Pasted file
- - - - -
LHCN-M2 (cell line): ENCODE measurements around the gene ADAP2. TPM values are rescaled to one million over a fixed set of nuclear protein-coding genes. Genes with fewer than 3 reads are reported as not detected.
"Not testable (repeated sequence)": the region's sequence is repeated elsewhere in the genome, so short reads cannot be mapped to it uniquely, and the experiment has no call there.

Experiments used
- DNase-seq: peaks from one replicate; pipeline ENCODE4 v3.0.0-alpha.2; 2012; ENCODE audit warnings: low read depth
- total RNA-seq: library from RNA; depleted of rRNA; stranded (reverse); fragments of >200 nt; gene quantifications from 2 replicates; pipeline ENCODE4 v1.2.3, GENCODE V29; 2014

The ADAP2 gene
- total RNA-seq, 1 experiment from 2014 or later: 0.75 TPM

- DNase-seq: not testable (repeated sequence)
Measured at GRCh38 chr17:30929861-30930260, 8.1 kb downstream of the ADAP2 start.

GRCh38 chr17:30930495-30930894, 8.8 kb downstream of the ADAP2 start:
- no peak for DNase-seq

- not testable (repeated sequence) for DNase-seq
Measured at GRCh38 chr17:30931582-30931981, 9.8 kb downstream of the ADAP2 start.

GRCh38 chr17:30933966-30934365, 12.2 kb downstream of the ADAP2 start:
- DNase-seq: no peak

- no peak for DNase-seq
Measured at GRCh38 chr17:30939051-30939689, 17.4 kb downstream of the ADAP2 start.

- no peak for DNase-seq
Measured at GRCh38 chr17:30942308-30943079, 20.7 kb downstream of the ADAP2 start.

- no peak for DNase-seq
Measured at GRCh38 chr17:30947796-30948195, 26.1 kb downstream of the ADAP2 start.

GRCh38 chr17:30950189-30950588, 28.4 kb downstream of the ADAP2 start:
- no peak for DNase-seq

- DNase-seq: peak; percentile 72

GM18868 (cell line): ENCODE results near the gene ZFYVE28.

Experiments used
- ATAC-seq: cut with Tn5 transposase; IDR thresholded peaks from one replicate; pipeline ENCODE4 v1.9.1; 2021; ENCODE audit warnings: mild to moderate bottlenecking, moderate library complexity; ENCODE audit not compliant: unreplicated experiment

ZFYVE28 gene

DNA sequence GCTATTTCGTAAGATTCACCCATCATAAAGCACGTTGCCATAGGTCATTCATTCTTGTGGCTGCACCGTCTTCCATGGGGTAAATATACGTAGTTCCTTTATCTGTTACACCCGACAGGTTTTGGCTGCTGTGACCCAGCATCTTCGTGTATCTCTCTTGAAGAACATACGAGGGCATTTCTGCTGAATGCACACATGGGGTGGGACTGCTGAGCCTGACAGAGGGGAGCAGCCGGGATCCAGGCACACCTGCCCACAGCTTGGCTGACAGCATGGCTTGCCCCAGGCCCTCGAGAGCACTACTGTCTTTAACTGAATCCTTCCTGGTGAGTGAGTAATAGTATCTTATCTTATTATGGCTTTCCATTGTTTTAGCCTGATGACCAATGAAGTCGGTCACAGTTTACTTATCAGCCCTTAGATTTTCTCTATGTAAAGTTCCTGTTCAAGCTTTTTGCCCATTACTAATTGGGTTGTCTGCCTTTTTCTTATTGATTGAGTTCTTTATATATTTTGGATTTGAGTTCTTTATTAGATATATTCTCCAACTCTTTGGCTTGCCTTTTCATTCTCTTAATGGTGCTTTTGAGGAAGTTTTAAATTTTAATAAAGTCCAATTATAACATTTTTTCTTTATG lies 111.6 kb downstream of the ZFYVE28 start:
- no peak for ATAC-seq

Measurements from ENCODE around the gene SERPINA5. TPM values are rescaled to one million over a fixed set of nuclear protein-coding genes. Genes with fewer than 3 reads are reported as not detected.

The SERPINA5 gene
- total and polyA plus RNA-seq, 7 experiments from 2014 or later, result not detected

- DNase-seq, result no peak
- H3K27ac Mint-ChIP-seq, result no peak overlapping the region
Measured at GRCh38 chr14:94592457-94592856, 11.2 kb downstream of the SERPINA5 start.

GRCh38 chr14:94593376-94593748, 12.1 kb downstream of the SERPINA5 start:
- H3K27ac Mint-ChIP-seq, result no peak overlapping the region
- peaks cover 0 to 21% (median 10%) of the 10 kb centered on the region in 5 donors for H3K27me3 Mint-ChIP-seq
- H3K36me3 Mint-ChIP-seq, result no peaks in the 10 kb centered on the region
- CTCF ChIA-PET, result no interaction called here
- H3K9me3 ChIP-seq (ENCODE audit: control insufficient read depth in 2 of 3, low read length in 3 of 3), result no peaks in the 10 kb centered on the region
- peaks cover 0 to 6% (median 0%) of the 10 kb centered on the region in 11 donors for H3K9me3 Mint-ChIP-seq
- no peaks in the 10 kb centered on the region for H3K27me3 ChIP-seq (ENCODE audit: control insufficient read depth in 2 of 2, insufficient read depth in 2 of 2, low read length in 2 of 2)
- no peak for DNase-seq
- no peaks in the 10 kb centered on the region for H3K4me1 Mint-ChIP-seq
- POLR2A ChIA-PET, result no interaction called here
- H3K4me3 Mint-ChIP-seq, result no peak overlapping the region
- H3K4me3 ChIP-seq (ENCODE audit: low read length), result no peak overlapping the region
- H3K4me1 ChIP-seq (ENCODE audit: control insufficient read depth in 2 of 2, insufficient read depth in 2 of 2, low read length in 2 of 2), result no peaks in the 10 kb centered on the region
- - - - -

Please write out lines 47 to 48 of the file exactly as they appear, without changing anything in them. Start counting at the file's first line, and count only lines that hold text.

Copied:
- POLR2A ChIA-PET, result no interaction called here
- H3K4me3 Mint-ChIP-seq, result no peak overlapping the region